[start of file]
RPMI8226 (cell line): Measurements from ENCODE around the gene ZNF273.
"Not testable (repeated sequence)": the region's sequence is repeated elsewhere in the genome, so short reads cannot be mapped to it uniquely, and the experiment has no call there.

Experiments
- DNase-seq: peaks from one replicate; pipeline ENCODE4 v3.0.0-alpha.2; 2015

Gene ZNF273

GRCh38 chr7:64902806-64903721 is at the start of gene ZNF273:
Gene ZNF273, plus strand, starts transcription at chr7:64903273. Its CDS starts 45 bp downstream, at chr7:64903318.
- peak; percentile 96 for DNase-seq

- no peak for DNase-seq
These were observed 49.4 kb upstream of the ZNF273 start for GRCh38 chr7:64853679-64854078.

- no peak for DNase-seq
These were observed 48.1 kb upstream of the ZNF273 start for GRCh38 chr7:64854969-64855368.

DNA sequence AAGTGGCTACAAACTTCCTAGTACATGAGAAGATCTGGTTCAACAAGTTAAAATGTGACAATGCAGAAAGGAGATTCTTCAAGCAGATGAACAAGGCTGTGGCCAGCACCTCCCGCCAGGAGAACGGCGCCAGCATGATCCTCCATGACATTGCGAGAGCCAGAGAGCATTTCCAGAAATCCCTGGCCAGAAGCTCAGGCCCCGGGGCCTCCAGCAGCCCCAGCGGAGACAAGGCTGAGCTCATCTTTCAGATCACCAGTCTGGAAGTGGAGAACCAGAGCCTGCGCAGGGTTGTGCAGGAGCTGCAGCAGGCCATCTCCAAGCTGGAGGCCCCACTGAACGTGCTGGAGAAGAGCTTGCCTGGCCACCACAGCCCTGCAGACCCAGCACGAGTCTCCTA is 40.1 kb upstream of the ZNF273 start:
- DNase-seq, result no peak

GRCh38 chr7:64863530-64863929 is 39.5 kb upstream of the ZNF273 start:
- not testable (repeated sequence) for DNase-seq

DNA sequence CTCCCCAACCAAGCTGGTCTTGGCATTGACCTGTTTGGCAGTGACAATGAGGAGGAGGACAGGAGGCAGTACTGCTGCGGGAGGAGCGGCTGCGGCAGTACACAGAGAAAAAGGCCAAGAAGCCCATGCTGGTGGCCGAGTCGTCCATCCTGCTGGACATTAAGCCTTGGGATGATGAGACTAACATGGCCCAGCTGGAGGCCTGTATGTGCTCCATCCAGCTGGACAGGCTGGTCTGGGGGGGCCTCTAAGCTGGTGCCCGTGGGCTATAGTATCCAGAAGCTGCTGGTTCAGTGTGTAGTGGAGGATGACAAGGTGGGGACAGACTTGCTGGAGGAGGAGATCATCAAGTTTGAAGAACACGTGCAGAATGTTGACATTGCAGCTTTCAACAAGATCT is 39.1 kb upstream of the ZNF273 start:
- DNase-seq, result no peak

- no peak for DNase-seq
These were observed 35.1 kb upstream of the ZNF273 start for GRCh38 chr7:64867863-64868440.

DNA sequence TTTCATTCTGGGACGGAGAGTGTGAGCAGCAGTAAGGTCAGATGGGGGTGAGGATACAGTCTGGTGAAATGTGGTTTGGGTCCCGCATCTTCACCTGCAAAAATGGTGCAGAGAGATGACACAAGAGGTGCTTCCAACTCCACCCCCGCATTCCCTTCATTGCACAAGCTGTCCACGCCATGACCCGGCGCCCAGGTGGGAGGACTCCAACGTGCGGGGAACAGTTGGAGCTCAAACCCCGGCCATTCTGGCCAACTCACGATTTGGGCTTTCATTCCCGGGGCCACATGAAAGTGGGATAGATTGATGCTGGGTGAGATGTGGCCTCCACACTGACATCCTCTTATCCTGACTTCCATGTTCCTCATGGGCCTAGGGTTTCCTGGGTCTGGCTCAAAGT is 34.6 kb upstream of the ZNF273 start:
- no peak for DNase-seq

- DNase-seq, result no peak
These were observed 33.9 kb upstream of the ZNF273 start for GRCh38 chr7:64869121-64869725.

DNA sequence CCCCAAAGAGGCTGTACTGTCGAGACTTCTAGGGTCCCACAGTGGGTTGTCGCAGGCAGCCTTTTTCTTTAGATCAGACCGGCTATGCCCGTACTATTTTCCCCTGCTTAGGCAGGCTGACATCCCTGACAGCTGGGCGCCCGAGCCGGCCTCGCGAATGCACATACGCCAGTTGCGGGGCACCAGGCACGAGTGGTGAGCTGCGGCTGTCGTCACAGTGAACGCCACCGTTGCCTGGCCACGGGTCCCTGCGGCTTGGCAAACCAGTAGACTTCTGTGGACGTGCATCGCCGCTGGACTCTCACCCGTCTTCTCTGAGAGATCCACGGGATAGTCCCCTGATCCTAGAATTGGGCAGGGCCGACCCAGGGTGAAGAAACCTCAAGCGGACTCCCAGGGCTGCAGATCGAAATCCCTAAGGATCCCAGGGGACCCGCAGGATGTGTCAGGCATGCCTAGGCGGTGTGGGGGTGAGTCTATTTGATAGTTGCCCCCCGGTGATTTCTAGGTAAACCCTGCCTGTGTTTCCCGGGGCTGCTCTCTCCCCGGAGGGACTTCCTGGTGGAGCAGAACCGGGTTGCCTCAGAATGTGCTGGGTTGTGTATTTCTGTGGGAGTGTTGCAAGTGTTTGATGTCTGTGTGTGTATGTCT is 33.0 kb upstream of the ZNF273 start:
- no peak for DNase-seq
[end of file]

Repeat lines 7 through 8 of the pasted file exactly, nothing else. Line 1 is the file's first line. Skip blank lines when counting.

Gene ZNF273, plus strand, starts transcription at chr7:64903273. Its CDS starts 45 bp downstream, at chr7:64903318.
- peak; percentile 96 for DNase-seq